First, for the purposes of this exercise, we’ll use the answer to Drake’s equation we spitbllaed some years ago (feel free to insert your own, you may be just as right) as 270 for the number of alien civilizations currently in existence.
We’ll also use the same average length of said spacefaring civilization at = 10,000 years.
Now, the current age of the Milky Way galaxy is estimated at some 12.6 billion years.
Now comes the interesting part. Most of the hypothetical artifacts still orbiting the Milky Way will have been launched by civilizations that have long since left the cosmic stage, which is a nice way to say they’ve gone extinct. Hey, it happens to the best of spacefaring civilizations, sometimes.
Therefore, we’re not only interested in civilizations that are currently active, but also those that once were players on the galactic scene.
Evolving into a spacefaring civilization takes time. Let’s place T_{1} or the time since the first civilization arose in our galaxy at a nice round 10 billion years.
This would give us the number of civilizations (C_{e}) that have existed to date as = 12.6 – 10 billion years = 2.6 billion years/10,000 (the average span of each civilization) x 270 per 10,000 year average span = 7,020,000 civilizations have come and gone in the Milky Way thus far.
Now, we Earthlings have launched 5 spacecraft escaping the solar system in 50+ years of spacefaring.
Let’s assume this as a rough rate of R at 1 spacecraft (S_{1}) per every 10 years ( or a 1to5 ratio counting boosters)
Using D for our answer from Drake’s Equation, we get;
C_{e}*T_{1}*R= S_{1} or;
10,000/5=2,000 or spacecraft launched per lifespan of a given civilization, and times 7,020,000 civilizations= 14,040,000,000 or 1.404 x 10^{10} artifacts out there, currently orbiting the Milky Way galaxy.
Wow, that sounds like a lot, right?
The Humans were Here: a diagram of the plaque affixed to the Pioneer 10 & 11 spacecraft. Credit: JPL/NASA.
But the galaxy is a big place.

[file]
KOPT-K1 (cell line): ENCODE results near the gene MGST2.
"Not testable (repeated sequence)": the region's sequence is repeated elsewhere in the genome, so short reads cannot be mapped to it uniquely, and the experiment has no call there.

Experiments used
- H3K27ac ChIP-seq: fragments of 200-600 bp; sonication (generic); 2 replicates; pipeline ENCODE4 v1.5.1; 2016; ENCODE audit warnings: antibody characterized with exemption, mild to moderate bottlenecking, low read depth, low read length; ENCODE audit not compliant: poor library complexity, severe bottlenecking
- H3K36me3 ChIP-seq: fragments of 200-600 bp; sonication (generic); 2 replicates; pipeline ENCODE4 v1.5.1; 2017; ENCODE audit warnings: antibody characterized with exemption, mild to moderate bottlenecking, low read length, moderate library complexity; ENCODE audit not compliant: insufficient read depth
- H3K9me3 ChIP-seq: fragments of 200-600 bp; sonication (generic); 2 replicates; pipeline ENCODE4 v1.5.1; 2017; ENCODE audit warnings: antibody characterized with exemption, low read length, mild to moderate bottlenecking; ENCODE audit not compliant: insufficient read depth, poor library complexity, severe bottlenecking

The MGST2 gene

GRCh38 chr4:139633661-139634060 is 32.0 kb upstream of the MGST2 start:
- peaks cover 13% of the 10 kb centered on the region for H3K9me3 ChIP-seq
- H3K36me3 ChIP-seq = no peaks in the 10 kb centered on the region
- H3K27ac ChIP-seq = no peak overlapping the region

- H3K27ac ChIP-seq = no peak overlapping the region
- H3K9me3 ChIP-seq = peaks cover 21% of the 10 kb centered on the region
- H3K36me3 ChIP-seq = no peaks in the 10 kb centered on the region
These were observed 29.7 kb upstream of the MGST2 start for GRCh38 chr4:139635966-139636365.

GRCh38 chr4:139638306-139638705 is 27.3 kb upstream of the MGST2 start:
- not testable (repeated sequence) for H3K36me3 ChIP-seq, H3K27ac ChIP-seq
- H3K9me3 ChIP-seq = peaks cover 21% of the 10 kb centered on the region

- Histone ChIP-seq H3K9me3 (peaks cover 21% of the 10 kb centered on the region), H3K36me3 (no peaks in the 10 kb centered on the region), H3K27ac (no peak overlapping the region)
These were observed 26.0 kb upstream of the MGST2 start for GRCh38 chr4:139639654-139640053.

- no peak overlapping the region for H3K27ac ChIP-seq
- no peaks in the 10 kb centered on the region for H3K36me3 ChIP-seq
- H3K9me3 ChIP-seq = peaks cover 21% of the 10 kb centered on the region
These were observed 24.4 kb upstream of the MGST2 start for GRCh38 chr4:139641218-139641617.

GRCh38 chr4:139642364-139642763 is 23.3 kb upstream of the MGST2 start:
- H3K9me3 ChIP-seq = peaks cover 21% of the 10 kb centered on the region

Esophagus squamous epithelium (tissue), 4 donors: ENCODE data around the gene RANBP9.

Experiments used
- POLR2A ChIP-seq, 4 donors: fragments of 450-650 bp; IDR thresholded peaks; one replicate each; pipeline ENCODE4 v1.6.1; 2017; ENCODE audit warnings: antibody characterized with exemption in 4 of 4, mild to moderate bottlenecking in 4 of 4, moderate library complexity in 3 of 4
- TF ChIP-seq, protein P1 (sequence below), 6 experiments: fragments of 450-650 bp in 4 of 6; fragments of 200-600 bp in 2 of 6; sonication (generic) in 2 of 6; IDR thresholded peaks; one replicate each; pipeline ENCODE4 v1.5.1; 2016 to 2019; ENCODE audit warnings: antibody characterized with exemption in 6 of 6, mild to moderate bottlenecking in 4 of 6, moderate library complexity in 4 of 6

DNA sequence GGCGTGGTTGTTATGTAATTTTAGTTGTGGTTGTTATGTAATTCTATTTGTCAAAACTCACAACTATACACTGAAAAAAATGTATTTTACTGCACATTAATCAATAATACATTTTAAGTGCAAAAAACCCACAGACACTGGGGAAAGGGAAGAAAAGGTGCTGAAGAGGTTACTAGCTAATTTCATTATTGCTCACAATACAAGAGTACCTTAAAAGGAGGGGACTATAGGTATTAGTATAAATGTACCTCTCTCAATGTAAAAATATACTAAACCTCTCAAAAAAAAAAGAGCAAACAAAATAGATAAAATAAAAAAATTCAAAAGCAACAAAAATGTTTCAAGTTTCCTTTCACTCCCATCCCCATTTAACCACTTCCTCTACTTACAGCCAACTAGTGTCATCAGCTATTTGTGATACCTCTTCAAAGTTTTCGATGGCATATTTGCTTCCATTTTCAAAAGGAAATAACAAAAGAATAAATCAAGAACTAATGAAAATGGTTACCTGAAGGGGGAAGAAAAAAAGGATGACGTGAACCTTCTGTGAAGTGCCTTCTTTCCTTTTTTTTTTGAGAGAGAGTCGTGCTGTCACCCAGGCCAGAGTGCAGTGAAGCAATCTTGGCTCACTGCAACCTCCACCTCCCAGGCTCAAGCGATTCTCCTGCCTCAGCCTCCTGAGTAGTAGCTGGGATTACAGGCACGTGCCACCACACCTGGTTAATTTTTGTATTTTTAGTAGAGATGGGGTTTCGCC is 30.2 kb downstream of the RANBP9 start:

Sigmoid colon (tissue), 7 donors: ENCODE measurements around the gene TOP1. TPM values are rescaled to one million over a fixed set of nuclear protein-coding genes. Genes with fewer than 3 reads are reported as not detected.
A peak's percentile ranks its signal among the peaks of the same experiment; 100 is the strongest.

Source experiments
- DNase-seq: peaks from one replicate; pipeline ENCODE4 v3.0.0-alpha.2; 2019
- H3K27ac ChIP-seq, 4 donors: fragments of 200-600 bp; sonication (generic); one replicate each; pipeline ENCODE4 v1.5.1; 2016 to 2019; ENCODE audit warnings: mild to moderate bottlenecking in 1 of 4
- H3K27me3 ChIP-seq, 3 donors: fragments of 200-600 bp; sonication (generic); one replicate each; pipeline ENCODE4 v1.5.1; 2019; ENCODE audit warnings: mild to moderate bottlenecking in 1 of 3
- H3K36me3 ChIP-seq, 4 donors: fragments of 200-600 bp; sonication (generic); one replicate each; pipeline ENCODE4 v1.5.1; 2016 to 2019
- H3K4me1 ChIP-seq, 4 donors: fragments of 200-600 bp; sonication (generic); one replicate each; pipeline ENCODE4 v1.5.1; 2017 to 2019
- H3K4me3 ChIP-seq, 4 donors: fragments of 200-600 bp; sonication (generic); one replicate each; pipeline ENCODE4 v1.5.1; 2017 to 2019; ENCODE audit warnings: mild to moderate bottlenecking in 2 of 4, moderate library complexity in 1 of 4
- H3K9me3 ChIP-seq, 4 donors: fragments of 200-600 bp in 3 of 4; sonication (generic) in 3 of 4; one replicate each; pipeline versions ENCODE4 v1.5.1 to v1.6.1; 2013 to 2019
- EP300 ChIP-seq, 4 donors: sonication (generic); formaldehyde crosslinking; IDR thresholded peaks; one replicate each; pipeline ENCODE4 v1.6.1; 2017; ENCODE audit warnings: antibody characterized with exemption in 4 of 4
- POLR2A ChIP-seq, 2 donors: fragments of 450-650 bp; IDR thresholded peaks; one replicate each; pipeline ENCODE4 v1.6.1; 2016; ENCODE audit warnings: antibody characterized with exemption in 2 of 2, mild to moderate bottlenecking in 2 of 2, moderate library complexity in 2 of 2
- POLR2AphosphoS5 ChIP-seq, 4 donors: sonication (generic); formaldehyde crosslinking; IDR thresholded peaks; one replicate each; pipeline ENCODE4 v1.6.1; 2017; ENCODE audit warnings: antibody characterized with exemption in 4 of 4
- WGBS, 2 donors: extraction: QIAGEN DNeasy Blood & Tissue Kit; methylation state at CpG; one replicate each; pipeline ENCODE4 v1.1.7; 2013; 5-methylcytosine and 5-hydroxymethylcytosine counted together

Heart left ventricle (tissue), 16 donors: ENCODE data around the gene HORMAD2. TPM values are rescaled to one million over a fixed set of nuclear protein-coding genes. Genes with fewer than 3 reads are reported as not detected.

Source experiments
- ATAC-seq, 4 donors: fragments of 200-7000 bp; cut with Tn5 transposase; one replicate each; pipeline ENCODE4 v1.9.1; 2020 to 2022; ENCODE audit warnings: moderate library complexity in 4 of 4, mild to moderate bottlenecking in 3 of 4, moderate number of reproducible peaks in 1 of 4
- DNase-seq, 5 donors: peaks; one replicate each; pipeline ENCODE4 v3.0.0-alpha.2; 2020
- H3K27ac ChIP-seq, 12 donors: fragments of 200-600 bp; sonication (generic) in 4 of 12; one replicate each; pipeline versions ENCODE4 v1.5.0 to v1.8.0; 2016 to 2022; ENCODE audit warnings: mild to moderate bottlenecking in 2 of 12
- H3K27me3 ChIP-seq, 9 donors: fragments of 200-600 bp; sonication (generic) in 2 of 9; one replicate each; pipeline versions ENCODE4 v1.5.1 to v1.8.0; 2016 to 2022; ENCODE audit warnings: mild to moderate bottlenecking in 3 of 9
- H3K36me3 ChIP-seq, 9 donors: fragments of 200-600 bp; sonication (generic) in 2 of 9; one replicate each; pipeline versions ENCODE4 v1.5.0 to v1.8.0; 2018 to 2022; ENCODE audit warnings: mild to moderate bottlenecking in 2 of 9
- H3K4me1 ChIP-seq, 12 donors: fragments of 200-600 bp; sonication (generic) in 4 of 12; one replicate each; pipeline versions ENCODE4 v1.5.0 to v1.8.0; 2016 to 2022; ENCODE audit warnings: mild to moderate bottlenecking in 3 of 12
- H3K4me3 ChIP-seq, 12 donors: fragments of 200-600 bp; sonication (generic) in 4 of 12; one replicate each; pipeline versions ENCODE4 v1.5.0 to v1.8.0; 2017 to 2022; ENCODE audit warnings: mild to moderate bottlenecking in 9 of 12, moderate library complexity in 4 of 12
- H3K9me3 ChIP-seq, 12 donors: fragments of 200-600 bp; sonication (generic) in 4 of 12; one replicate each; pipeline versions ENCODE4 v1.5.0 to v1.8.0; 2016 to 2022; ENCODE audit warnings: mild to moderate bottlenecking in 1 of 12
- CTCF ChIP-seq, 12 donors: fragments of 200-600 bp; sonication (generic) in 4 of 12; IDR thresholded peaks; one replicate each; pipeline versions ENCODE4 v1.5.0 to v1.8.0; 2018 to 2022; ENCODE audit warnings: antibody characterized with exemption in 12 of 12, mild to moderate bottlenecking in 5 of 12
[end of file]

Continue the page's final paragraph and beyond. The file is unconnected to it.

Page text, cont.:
Now, how close might the nearest alien artifact be? The problem now becomes a simple issue of volume versus density.
Let’s look at the volume of the galaxy as a cylinder.
The radius of the Milky Way is approximately 50,000 or 5 x 10^{4} light years, and the height of the cylinder it fits into is about 1,000 or 1 x 10^{3}.
Now to find the volume of the galaxy, we plug in:
V = pi(3.1416) x (50,000^2) x 1,000
And come up with 7.854×10^{12} cubic light years
That comes out to not quite cubic 8 billion cubic light years for the volume of our galaxy!
Now, dividing the number of derelict alien spacecraft S_{1} by the volume of the galaxy, we get:
14,000,000,000/8,000,000,000= or 1.75 objects per cubic light year.
That’s encouraging, Buuuut…
1 light year = 63,240 Astronomical Units, or A.U.s.
Cubed, that’s = 25,291,558,022,400/1.75 = or one artifact per 14.5 trillion cubic A.U.s.
That’s a LOT of ground to cover.
Wondering if there’s any alien goodies in our solar system?
Well, the distance inner edge of the Oort cloud is estimated to be 4,000 A.U.
This would make the volume of the solar system = 201 million cubic A.U.s, and the chance of an alien artifact adrift in our solar system (other than our own) is less than 1 in a 1,000,000.
Using the outer edge distance for the Oort cloud at 50,000 AU = gives the volume of the solar system at 31.4 billion, with a slightly better than 1in45 chance.
But the nearest star system, Alpha Centauri is 4.4 light years distant, which equals a sphere 243 cubic light years in volume, with lots of elbow room for alien space junk!
Of course, we can think of several objections to this rough estimation: this assumes that civilizations rise and fall at a uniform rate, and they continue to launch objects out of their respective solar systems at once per decade. And it also assumes said spacecraft and civilizations are distributed evenly, when it may well be case that a galactic “habitable zone” exists.
Still, it fun to think of what might be out there, drifting around… and worth keeping an eye out for!